Jorge Castañeda Gutman, the Foreign Secretary of Mexico under former President Vicente Fox who seemed to delight in hammering the United States, was a spy for the Cuban government, according to a Mexican newspaper.
Citing a declassified report in the Mexican National Archives from the defunct Federal Security Directorate (DFS), El Universal reports that Castañeda served as a spy and agent of influence for the Castro regime from 1979 to at least 1985.
No word yet from Castañeda for his version of events.
The report says that Jorge Luis Joa Campos, chief of the Mexico section of Cuba's General Intelligence Directorate (DGI), recruited Castañeda in 1979. Castañeda reportedly "surprised" the DGI with his productivity as a spy.
The 215-page DFS report shows that Castañeda not only passed secrets to Cuban intelligence, but served as an agent of influence to make propaganda for the regime in Havana. Thirty-seven pages of the report were redacted. Castañeda is influential among US policymakers on Western Hemisphere issues. He has also been a columnist for Newsweek and the New York Times.
As Foreign Secretary under conservative President Fox, Castañeda disappointed US leaders by moving Fox sharply to the left on international issues. He shepherded Mexico on to the United Nations Security Council and used the council as an international forum to hammer Washington. Despite Fox's proclaimed "special relationship" between Mexico and the US, Castañeda made it one of his top priorities to dismantle the successful inter-American security system that had been in place since the Rio Treaty of 1947.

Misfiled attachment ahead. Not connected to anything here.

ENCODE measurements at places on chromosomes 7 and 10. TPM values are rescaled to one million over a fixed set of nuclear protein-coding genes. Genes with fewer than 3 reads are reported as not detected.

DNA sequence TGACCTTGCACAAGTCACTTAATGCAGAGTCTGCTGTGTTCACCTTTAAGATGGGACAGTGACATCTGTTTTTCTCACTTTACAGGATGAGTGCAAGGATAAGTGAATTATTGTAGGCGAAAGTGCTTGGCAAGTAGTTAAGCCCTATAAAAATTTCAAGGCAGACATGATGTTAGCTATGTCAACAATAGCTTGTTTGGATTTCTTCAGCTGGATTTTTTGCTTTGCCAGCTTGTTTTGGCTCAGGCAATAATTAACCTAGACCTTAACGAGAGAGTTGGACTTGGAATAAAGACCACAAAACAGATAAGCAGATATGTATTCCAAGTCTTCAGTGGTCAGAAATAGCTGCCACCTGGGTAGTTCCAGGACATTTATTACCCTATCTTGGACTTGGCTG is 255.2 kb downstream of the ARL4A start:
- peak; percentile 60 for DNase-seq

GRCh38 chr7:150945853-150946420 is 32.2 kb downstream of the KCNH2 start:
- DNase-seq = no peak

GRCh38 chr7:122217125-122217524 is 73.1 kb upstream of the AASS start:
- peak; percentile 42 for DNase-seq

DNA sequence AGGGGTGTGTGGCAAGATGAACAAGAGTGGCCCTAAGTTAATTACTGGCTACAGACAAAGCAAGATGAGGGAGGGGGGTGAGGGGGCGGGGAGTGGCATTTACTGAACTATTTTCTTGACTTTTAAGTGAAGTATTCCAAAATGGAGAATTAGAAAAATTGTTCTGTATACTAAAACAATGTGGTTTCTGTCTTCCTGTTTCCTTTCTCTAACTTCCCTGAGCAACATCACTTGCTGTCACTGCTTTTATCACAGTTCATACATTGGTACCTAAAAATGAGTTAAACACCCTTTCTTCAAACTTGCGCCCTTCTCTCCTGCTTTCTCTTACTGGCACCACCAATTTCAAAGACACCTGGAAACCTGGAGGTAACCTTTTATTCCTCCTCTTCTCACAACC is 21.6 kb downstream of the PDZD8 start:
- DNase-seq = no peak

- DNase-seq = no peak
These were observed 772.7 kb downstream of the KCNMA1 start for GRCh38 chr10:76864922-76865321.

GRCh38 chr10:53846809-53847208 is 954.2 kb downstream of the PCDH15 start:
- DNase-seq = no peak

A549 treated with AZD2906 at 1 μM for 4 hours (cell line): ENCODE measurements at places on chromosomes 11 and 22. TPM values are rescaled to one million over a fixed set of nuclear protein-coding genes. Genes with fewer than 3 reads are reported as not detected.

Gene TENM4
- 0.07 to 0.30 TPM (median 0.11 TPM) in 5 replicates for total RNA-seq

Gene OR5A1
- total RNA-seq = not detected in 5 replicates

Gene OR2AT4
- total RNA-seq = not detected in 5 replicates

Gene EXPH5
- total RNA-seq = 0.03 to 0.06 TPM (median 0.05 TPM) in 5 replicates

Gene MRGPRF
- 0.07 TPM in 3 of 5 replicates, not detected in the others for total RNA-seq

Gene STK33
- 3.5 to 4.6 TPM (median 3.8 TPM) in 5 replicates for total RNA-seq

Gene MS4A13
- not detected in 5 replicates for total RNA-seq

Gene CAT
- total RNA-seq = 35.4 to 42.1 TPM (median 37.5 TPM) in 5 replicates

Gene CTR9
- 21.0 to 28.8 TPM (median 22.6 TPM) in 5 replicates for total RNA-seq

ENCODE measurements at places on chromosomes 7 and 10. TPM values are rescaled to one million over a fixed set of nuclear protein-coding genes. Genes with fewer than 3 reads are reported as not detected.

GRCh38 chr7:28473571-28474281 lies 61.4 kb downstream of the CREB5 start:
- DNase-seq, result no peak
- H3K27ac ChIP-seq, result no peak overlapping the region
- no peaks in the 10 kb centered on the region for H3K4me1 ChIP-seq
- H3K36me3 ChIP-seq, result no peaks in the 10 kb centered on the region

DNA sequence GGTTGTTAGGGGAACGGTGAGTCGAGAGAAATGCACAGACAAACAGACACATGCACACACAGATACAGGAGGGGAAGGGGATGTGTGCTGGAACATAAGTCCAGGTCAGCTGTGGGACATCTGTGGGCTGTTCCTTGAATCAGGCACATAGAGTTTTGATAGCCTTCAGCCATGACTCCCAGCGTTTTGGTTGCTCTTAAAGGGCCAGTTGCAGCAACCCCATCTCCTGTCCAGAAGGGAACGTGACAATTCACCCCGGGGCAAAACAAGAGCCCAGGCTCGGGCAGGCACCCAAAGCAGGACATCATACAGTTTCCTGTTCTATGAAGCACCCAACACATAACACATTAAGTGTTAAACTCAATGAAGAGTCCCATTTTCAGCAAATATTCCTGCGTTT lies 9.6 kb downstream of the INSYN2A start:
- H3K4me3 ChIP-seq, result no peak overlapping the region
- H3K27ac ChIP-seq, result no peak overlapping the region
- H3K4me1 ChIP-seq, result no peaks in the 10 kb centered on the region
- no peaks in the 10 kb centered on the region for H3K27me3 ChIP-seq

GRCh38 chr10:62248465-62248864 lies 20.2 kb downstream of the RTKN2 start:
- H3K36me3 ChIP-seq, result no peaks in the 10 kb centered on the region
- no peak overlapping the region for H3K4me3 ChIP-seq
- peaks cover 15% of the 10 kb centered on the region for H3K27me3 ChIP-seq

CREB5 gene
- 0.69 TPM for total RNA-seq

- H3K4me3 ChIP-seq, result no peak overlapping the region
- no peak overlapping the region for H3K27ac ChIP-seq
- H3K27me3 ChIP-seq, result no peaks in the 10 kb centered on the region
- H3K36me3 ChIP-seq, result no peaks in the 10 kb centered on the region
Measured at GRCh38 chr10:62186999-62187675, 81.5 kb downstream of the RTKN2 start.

The September 11, 2001 terrorist attacks aborted Castañeda attempts (Brazil invoked the mutual defense treaty on the United States' behalf), but Mexico's Department of Foreign Affairs was one of the last in the world - holding out with Qatar which had been supporting the Taliban in Afghanistan, Iraq's Saddam Hussein and North Korea's Kim Jong-il - to extend official condolences to the American people.
According to the report in El Universal, published February 4, Castañeda also spied on his own father, Jorge Castañeda y Álvarez de la Rosa, who served as Foreign Secretary under President Jose Lopez Portillo in the 1980s, and "pressured him to make decisions under Havana's dictates."
El Universal reports that, as Fox's foreign secretary, he would later begin undoing Mexico's close diplomatic relations with Cuba.
Last year, Castañeda surprised observers by calling for an "ideological and political struggle" against Venezuelan dictator Hugo Chavez - but not without demanding a poison pill concession from the United States to allow virtually uncontrolled immigration over its southern border.